In this case, the court finds that such goals are defeated if the court approves actions taken by defendants, such as those taken by Citi Trends in this case, that are designed and used to prevent employees from vindicating their rights in an FLSA collective action. The court wishes to make clear that it is not addressing a pre-lawsuit or pre-employment arbitration agreement between an employer and employee that would preclude participation in a collective action. Instead, this ruling only addresses the Agreement in this case that was presented to the specifically-targeted potential class of employees in the specific manner that gave those potential opt-in Plaintiffs no meaningful choice or known opportunity to refuse to sign without the fear of termination in a setting that was ripe for and calculated to produce perceived intimidation or coercion and when its very purpose and effect was to preclude participation in this lawsuit.
For these reasons, the court finds that the Agreement at issue in this case reeks of both procedural and substantive unconscionability in the context in which it was presented and obtained. The Agreement cannot and will not be enforced against Ms. Prevo, Ms. Alfred, or Ms. Cunningham, and the court will DENY Citi Trends’s motion to compel arbitration against them. In making this decision, the court notes that it found the testimony presented by the Defendant, specifically that from Ms. Council and Ms. Davis, particularly enlightening. In addition to the language of the documents themselves, the court finds that the concurrent timing of the ADR roll-out and the Plaintiffs’ preparation of the motion for conditional certification and court approved notice, and the manner in which the Agreement was presented weigh in favor of invalidating the Agreement as it relates to the SMs who were presented the Agreement during its initial roll-out in the summer of 2012.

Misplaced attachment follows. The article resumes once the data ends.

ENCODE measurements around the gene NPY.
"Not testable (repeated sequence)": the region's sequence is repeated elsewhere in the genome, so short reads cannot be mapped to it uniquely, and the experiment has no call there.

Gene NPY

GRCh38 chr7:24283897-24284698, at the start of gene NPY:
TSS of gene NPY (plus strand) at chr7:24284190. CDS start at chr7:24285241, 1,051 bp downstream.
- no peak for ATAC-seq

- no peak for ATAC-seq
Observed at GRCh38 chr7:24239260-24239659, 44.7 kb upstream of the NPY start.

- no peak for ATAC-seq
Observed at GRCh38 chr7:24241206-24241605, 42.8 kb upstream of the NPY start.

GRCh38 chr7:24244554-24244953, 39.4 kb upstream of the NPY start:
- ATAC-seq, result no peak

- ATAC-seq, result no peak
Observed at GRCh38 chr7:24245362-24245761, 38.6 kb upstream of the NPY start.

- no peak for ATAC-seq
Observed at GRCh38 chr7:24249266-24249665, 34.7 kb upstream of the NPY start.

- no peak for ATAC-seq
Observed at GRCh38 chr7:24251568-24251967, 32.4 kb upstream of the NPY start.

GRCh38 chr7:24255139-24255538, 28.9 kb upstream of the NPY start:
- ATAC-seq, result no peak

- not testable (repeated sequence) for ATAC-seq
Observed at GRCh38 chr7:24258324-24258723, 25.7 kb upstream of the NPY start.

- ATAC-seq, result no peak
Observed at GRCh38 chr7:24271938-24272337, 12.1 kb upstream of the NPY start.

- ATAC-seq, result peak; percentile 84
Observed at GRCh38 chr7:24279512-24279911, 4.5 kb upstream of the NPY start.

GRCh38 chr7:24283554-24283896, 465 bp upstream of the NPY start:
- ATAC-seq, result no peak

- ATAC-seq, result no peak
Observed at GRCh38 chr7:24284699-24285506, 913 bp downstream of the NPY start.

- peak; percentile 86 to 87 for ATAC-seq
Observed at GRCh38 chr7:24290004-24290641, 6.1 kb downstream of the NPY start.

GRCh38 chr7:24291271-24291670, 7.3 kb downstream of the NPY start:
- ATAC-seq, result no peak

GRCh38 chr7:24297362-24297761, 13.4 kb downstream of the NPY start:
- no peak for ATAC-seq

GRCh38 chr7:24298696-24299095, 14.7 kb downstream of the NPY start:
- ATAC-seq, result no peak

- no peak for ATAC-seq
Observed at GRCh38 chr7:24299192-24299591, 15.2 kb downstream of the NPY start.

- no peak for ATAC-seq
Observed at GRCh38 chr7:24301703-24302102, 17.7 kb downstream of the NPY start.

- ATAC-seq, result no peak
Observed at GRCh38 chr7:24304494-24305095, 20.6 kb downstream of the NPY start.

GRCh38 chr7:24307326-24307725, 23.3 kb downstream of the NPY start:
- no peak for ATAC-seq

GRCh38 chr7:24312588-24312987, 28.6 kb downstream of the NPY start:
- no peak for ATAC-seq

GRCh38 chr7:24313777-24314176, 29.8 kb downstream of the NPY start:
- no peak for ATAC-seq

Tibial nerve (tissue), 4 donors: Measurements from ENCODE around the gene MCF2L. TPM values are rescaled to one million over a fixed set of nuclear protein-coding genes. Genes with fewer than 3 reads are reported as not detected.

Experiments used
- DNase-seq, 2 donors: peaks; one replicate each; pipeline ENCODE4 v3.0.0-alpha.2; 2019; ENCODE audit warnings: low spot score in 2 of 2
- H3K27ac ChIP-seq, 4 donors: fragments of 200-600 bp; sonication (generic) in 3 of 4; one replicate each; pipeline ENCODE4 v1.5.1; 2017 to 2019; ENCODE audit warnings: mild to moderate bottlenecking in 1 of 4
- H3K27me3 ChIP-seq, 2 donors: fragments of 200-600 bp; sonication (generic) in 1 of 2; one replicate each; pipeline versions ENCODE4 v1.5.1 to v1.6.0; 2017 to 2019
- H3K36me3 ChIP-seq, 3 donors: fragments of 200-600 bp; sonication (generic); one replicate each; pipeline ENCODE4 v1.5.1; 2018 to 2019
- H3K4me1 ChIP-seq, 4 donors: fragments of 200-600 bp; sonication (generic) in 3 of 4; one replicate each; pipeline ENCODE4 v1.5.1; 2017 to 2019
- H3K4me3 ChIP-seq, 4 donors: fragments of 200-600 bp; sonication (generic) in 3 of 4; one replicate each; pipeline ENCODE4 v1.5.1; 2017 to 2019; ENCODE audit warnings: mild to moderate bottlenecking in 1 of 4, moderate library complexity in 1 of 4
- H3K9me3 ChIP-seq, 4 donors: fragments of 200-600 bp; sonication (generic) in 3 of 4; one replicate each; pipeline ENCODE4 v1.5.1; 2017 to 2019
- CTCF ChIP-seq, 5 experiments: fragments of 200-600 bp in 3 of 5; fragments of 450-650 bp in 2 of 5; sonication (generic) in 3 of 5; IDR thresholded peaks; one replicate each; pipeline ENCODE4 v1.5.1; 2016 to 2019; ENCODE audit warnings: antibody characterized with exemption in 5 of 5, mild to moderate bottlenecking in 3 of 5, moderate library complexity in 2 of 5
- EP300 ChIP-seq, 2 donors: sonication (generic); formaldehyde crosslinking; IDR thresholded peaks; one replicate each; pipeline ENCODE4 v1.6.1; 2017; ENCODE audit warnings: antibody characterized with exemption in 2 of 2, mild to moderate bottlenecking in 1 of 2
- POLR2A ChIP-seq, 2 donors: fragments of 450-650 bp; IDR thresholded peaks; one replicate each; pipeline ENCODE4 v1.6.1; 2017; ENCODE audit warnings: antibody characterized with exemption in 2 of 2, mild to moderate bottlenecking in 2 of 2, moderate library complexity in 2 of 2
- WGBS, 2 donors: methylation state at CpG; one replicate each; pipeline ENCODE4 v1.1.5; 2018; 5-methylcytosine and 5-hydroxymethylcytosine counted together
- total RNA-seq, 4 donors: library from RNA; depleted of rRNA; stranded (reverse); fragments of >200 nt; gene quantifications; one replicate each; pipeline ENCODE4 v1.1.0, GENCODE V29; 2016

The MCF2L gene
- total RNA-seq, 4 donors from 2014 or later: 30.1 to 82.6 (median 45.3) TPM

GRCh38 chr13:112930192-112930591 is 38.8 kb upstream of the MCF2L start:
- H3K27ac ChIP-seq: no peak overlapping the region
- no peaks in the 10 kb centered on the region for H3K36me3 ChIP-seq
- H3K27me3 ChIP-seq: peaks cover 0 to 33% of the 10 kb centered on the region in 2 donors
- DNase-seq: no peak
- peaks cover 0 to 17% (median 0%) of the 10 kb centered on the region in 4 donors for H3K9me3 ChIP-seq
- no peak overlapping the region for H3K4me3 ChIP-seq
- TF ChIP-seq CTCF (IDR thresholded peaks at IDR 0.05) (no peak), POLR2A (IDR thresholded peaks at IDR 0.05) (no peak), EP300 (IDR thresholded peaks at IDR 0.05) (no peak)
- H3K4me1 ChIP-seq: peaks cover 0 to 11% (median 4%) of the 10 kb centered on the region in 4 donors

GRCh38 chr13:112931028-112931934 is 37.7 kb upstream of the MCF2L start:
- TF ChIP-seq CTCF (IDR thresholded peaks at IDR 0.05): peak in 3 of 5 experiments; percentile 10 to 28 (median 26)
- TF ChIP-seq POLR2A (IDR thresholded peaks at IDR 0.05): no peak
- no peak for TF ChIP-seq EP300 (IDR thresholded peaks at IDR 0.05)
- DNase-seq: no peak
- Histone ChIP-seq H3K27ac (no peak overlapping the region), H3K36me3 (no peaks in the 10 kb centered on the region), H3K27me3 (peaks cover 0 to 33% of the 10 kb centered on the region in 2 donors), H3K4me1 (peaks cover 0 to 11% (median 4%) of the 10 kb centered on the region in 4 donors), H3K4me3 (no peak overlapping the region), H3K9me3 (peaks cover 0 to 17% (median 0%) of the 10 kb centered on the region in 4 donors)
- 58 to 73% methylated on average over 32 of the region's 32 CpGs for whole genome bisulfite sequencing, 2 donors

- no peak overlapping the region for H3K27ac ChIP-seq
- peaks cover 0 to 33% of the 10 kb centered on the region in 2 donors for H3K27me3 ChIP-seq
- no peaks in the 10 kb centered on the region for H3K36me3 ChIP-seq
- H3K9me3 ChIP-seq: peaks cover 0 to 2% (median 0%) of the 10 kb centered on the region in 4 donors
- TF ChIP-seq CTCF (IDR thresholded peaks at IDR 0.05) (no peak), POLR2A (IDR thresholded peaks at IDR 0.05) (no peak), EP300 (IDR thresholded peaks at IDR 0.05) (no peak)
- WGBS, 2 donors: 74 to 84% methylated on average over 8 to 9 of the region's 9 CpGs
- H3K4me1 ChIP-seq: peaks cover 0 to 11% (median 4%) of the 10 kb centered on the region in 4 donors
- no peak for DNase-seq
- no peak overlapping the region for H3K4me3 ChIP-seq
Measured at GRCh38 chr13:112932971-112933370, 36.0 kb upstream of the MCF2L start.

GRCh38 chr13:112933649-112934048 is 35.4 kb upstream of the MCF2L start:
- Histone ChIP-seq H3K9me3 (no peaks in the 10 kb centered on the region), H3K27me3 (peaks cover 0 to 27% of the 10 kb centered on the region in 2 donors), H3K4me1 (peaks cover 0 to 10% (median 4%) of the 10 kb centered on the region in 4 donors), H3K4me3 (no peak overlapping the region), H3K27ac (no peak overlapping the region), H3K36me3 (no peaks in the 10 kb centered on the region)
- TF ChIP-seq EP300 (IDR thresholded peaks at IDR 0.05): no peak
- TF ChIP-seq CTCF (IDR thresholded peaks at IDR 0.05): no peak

The court truly believes it would be a derogation of the court’s responsibility if it were to approve employer conduct like that in this case that specifically undercuts the Congressional intent behind creating the FLSA collective action process for aggrieved employees, and the court does not take such action lightly.
In light of this reasoning, the court denied the defendant’s motion for reconsideration and held that the arbitration agreements, obtained from current employees were unenforceable.
Click Billingsley v. Citi Trends, Inc. to read the entire Memorandum Opinion.
A review of the docket shows that the defendant has filed an appeal to the Eleventh Circuit. Thus, this issue will likely get further review. Stay tuned for further developments….